First, you need learn about potato growth before starting a container farm.
Many slightly indentation ‘eyes’ can be found on the potato’s skin. These eyeballs will sprout if the conditions are right, much like a potato in your kitchen.
This seedling will develop into a stalk after it is planted. Above ground, this stem grows into a plant, with any excess energy being sent down to the roots to form tubers. The term “potato” refers to a thicker part of the subterranean stem.
Choose the best potato variety for your growing conditions.
For shorter growing seasons, like the low desert of Arizona, determinate “early” and “mid-season” potato cultivars are preferred. Rapidly maturing (60-90 days) but producing a lower harvest than indeterminate cultivars, determinate potatoes mature much more quickly. The Yukon Gold, the Purple Viking, and the All Red are just a few examples.
Indeterminate (“late season”) potato cultivars are best for regions with a prolonged growing season. These potatoes take between 110 and 135 days to mature, but the larger harvest is worth the wait because of the numerous layers along the stem. Until they are harvested or killed by cold, indeterminate varieties will keep producing new potatoes all along the stem. You can’t go wrong with any of these ambiguous choices: Russian Blue, Canela Russet, or Ramona.
For the best results, shop for seed potatoes online or at a gardening center that has been certified to sell only disease-free varieties.
Prepare the potato soil for planting.
Seed potatoes should be kept in a warm, sunny location where the temperature stays between 60 and 70 degrees Fahrenheit. This encourages the ‘chitting’ of potatoes, which is the first step in the sprouting process. If the sprouted potatoes are bigger than an egg, cut them into chunks once they have matured and make sure that each piece has between two and three eyes.
4. Plant potatoes at the optimal time of year
Plant potatoes immediately following the last expected frost date in cooler climates. Planting in Arizona’s low desert might take place between September and January.
As a frost-sensitive plant, potatoes won’t survive a severe frost. If frost kills your plants, pick your potatoes as soon as possible, no matter how big they are, to avoid deterioration.
Five tips for growing potatoes in pots. Pick a container that will do the job
Potatoes may be grown in just about any kind of container. You can use either a garbage can, a compost bag, or a burlap bag. The use of 40-gallon grow bags is highly recommended for cultivating potatoes. If you follow the basic planting techniques described below, you will have successful results in any container.
Plant six times as many potatoes as will fit in your container.
It is essential to match the number of seed potatoes to the size of the container while growing in containers. Each potato plant, on average, needs about 3 gallons of space to flourish. Smaller potatoes are a possible outcome of overcrowding.
7. Properly sowing potato seeds
Put some loose soil that has been strengthened with compost at the bottom of the container, at least 3 to 4 inches deep. (The edges of the container can be folded down if desired). In somewhat acidic soil, potatoes can flourish. Follow the recommendations on the fertilizer’s packaging to add acid to your soil, or use a soil mix designed for acid-loving plants.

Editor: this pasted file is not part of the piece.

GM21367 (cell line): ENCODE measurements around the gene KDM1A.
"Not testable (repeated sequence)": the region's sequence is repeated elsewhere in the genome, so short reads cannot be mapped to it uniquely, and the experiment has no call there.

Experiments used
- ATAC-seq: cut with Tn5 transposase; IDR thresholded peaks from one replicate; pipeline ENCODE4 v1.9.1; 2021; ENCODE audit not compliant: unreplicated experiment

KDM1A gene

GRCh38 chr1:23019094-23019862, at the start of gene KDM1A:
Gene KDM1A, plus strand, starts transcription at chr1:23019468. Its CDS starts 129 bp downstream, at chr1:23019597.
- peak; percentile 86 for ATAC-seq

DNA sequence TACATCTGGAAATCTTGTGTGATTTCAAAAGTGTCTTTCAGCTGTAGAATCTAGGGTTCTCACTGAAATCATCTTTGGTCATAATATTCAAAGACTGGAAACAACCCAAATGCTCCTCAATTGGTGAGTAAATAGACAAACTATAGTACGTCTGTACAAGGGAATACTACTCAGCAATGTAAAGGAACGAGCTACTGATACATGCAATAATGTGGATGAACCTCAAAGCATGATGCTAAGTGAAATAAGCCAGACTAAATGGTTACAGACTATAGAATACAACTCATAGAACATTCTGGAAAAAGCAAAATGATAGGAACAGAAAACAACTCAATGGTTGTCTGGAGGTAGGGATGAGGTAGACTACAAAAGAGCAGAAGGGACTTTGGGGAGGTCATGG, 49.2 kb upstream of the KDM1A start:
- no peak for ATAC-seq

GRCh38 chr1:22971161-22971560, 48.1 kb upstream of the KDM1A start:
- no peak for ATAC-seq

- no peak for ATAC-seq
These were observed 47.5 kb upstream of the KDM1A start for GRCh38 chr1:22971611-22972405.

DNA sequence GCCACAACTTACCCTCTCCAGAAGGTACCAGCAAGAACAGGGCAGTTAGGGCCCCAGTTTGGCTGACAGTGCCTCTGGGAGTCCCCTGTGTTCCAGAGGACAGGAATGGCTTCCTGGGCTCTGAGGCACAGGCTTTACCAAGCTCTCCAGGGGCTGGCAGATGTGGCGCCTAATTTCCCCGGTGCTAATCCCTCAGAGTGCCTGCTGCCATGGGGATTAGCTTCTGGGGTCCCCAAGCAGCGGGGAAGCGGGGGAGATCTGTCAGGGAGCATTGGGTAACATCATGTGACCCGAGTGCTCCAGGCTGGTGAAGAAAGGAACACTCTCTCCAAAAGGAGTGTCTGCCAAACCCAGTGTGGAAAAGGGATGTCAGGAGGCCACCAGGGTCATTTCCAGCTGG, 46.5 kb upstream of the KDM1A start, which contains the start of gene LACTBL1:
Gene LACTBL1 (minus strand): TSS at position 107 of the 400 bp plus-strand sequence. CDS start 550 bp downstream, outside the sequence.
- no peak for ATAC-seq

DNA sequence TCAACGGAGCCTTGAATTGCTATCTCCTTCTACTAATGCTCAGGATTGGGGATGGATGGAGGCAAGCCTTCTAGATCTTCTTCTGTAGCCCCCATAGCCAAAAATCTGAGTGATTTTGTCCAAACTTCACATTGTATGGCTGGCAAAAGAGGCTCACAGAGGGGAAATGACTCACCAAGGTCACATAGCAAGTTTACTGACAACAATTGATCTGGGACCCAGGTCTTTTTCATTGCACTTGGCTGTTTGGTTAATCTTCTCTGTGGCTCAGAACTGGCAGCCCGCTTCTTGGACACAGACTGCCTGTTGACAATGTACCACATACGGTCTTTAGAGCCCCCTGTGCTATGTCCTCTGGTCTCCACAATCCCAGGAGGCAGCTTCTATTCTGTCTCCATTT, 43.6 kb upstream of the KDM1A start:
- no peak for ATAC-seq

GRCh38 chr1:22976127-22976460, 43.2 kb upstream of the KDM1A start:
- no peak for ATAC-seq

Cover the seed potatoes with an additional 2 to 3 inches of soil and plant them in the ground, sprouted side up.
When potato shoots are about 6 inches tall, you should partially cover them. This process should be repeated until the plant reaches the top of the container, at which time it can be left uncovered to continue growing.
Hilling potatoes helps indeterminate kinds produce more fruit by shielding them from sunlight that would cause determinates to turn green.
Don’t let the potatoes dry out
For potatoes to thrive, moisture must be constant. Container-grown potatoes need you to give them with hydration all the time, but ground-grown potatoes can find water in the soil around them.
A drip line might be connected into each plant bag to ensure even watering. Soil should be kept consistently moist, but not drenched. Space out your waterings to give the soil a chance to dry out.
Add an organic fertilizer or seaweed extract that thrives in acidic soil to your actively growing potatoes every time you add more soil (or at least twice during the growing season). Water can be conserved by using a straw layer.
9. Put your container in the best possible spot
To develop properly, potatoes require at least six hours of sunshine per day. Planting potatoes in the low desert in the fall requires full sun. Planting potatoes in the spring requires some protection from the sun in the afternoon so they don’t dry out too quickly.
10. Recognize the optimal times for growing and harvesting potatoes “New potatoes” are unripe potatoes that have not yet reached their full size.
Check potatoes after 60–90 days after planting for determinate kinds and 100–120 days after planting for indeterminate varieties. To determine the size of the potatoes, you can use your hand to feel around the base of a stem. Collect the potatoes that have grown to an edible size.
If your preferred potato variety flowers, you can pick ‘fresh’ potatoes right after the blooms fade. Wait until the tops turn yellow and wilt for larger potatoes.
Allowing potatoes to stay in the ground for an extra 2 weeks after the plants die back increases their storage life.
Carefully empty the container into a wheelbarrow when you’re ready to harvest all of the potatoes. Potatoes need to cure for a few hours in the fresh air. The potatoes should be stored in a cool, dry area after being brushed to remove any stray soil.
Within a few weeks following harvest, fresh potatoes are at their peak flavor. Mature, imperfect-free potatoes will keep for a longer period of time in storage.